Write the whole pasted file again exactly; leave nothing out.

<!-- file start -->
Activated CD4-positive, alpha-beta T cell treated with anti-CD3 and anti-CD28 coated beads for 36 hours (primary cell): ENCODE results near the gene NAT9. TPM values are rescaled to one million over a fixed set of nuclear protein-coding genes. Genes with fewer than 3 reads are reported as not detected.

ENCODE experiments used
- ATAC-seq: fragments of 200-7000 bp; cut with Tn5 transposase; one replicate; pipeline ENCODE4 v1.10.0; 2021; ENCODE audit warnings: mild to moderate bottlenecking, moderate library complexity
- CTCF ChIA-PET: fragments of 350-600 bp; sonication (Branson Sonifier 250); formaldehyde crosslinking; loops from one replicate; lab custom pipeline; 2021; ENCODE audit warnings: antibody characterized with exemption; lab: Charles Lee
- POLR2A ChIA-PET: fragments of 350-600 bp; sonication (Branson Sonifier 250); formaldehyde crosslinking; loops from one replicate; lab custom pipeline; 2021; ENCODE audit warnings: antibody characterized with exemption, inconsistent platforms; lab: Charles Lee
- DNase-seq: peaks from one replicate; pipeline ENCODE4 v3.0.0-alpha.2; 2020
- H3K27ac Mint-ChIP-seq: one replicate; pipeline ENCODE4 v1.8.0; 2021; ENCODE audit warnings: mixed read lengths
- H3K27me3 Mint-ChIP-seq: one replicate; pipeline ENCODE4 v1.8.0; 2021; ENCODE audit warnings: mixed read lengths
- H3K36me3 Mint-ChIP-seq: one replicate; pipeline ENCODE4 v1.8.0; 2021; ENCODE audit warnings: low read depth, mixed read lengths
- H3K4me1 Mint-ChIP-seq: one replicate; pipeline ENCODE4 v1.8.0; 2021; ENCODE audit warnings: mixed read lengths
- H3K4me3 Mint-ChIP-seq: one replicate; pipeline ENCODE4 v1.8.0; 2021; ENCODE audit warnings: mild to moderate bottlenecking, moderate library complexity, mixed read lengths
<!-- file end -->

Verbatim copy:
Activated CD4-positive, alpha-beta T cell treated with anti-CD3 and anti-CD28 coated beads for 36 hours (primary cell): ENCODE results near the gene NAT9. TPM values are rescaled to one million over a fixed set of nuclear protein-coding genes. Genes with fewer than 3 reads are reported as not detected.

ENCODE experiments used
- ATAC-seq: fragments of 200-7000 bp; cut with Tn5 transposase; one replicate; pipeline ENCODE4 v1.10.0; 2021; ENCODE audit warnings: mild to moderate bottlenecking, moderate library complexity
- CTCF ChIA-PET: fragments of 350-600 bp; sonication (Branson Sonifier 250); formaldehyde crosslinking; loops from one replicate; lab custom pipeline; 2021; ENCODE audit warnings: antibody characterized with exemption; lab: Charles Lee
- POLR2A ChIA-PET: fragments of 350-600 bp; sonication (Branson Sonifier 250); formaldehyde crosslinking; loops from one replicate; lab custom pipeline; 2021; ENCODE audit warnings: antibody characterized with exemption, inconsistent platforms; lab: Charles Lee
- DNase-seq: peaks from one replicate; pipeline ENCODE4 v3.0.0-alpha.2; 2020
- H3K27ac Mint-ChIP-seq: one replicate; pipeline ENCODE4 v1.8.0; 2021; ENCODE audit warnings: mixed read lengths
- H3K27me3 Mint-ChIP-seq: one replicate; pipeline ENCODE4 v1.8.0; 2021; ENCODE audit warnings: mixed read lengths
- H3K36me3 Mint-ChIP-seq: one replicate; pipeline ENCODE4 v1.8.0; 2021; ENCODE audit warnings: low read depth, mixed read lengths
- H3K4me1 Mint-ChIP-seq: one replicate; pipeline ENCODE4 v1.8.0; 2021; ENCODE audit warnings: mixed read lengths
- H3K4me3 Mint-ChIP-seq: one replicate; pipeline ENCODE4 v1.8.0; 2021; ENCODE audit warnings: mild to moderate bottlenecking, moderate library complexity, mixed read lengths